A group of researchers from the University of Waterloo have determined that providing meaningful work and outlining it in a job posting can help employers develop a competitive advantage because students and young people in general tend to become more interested in the role.

Detailed postings are especially beneficial for organizations that are still developing brand recognition or working with a smaller budget.

“Job postings with student and youth-oriented signals, such as links to meaningful work, enhance job attraction by reframing how young people think about roles,” says Judene Pretti, director of Waterloo’s Work-Learn Institute (WxL). “While this isn’t a call for organizations to change their fundamental values to improve their pool of applicants, it’s definitely a compelling new insight into what organizations might have previously believed would attract the next generation to job opportunities.”

Employers look to recruit talented young people, but many postings don’t necessarily reflect their interests. “Signaling theory” suggests aligning postings with young people’s interests enhance attractiveness of to the job.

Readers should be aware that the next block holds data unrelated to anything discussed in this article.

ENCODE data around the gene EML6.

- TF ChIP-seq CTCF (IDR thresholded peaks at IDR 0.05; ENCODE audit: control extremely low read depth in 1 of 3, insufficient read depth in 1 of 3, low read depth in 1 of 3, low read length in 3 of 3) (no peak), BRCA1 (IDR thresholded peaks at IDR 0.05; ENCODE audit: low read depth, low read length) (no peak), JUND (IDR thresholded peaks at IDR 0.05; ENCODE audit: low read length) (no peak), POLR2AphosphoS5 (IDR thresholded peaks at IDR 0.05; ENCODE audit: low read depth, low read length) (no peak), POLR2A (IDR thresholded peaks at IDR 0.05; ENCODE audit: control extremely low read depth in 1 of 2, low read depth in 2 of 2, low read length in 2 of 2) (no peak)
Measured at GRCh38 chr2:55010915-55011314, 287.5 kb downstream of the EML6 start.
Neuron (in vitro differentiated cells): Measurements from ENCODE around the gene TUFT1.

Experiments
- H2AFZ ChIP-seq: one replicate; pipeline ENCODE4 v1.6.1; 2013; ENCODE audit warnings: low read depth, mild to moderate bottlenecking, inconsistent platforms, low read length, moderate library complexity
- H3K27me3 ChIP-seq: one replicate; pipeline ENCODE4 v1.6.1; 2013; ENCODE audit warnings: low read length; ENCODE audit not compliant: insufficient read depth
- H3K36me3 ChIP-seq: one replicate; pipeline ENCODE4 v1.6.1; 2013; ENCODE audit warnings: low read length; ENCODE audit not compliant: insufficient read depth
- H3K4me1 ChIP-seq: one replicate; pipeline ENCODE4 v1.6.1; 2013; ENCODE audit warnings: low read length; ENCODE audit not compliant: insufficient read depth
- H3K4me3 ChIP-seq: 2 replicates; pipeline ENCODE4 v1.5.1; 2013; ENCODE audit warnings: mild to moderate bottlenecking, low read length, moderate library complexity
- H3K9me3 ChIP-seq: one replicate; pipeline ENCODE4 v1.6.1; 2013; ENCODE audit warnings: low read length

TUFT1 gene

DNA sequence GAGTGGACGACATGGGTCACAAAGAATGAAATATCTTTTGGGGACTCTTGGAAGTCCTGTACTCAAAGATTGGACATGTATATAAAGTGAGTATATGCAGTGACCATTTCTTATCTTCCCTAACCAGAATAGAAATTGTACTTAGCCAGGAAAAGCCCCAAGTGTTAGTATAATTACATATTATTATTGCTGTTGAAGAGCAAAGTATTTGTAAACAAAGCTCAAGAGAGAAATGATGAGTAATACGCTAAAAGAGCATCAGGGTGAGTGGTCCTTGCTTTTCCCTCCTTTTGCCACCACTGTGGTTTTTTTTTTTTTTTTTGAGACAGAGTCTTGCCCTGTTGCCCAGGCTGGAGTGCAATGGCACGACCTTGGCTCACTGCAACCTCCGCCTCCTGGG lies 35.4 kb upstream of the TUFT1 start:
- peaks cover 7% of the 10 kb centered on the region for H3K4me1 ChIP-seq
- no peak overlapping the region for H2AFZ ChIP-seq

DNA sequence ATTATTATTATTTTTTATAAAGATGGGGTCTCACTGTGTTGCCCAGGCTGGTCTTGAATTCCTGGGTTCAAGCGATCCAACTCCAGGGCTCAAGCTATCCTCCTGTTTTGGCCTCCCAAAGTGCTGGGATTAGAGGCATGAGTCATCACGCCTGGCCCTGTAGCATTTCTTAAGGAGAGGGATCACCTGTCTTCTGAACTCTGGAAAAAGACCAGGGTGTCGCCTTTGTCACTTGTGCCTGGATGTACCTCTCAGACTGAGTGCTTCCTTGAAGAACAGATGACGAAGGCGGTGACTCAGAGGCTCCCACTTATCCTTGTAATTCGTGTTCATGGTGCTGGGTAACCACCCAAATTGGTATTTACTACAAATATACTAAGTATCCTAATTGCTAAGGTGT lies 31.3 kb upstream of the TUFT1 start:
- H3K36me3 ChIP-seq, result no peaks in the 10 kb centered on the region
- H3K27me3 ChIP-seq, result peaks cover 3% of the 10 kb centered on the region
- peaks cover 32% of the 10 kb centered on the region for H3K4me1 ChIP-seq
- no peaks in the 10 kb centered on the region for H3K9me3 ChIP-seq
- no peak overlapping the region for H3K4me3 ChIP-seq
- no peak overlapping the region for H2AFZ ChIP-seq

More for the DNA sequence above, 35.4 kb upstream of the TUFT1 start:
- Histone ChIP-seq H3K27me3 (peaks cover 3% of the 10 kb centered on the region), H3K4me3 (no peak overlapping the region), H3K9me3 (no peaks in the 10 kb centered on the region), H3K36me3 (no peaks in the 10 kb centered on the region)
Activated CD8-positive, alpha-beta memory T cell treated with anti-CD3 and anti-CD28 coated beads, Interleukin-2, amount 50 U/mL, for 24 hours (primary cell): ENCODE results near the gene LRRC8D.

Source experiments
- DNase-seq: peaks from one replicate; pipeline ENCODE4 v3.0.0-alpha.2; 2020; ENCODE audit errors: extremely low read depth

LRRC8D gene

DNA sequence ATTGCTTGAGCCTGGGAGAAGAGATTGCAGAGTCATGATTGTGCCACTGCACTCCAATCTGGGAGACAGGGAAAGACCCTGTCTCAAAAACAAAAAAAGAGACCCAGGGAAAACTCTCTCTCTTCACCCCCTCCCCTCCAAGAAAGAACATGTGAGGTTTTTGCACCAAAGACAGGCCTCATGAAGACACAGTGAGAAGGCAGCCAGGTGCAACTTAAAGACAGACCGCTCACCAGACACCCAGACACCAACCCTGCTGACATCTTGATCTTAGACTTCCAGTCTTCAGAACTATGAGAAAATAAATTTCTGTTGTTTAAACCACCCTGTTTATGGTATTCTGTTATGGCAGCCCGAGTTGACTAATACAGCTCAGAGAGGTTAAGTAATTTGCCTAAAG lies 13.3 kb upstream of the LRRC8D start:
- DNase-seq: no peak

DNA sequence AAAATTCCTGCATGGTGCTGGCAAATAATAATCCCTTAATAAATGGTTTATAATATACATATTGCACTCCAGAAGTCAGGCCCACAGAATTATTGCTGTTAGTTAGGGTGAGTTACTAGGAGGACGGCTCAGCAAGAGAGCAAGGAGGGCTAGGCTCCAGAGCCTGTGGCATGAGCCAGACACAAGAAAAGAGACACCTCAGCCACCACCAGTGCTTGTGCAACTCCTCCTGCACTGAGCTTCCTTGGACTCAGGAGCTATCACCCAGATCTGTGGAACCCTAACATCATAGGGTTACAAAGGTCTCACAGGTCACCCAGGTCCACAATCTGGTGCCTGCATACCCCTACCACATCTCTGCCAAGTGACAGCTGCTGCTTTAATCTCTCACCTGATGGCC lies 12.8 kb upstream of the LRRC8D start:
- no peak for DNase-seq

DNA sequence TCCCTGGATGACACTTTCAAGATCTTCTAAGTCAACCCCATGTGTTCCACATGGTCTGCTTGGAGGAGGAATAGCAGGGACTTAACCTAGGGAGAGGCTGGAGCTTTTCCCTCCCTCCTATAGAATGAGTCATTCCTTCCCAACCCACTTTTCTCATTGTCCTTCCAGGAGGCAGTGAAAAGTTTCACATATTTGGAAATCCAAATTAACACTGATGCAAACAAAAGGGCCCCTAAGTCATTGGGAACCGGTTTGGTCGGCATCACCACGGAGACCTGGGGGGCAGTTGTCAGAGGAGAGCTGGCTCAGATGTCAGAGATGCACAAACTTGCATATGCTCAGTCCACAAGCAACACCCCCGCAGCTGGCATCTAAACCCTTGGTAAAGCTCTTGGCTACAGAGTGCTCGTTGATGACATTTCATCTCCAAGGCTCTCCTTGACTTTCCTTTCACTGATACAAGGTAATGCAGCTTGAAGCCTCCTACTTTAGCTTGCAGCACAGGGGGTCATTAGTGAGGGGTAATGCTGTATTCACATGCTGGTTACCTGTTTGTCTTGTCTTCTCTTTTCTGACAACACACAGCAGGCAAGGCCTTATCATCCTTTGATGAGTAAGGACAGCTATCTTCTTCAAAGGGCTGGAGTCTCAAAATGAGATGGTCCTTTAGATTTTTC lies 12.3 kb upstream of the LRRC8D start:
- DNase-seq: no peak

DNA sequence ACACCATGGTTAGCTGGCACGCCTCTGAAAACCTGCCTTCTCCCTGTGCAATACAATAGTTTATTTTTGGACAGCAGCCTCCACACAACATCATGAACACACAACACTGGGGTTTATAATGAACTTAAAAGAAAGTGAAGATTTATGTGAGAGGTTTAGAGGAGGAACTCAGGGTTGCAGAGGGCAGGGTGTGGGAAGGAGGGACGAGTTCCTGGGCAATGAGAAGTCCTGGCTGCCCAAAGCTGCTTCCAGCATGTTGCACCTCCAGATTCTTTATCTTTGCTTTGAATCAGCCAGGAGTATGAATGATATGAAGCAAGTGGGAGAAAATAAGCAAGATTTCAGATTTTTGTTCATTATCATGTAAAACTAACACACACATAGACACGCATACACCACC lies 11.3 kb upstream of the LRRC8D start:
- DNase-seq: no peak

Results from the study confirm that “student-oriented job advertisements” were found to be more attractive than traditional job advertisements (which generally feature location, expected tasks, basic description of the organization).

The research looked beyond factors such as pay and location as part of the postings, instead looking at symbolic aspects of the role. These symbolic aspects included the opportunity to learn new things, connection to academic studies and career path and the ability to make a positive impact.

The more detailed the plan about the symbolic aspects, the higher the application quality received from co-op students.

As part of the study, researchers surveyed co-op math and engineering students from a Canadian university in the process of interviewing for a role. The students responded to a hypothetical job posting.

Implications from the research conclude that employers and educators who support students and young people can benefit by understanding what they are looking for in work experiences. When understood, employers can better design and promote meaningful work.

Signaling ‘student-oriented’ job opportunities enhances job attractiveness in work-integrated learning programs” can be read in Higher Education Research and Development.

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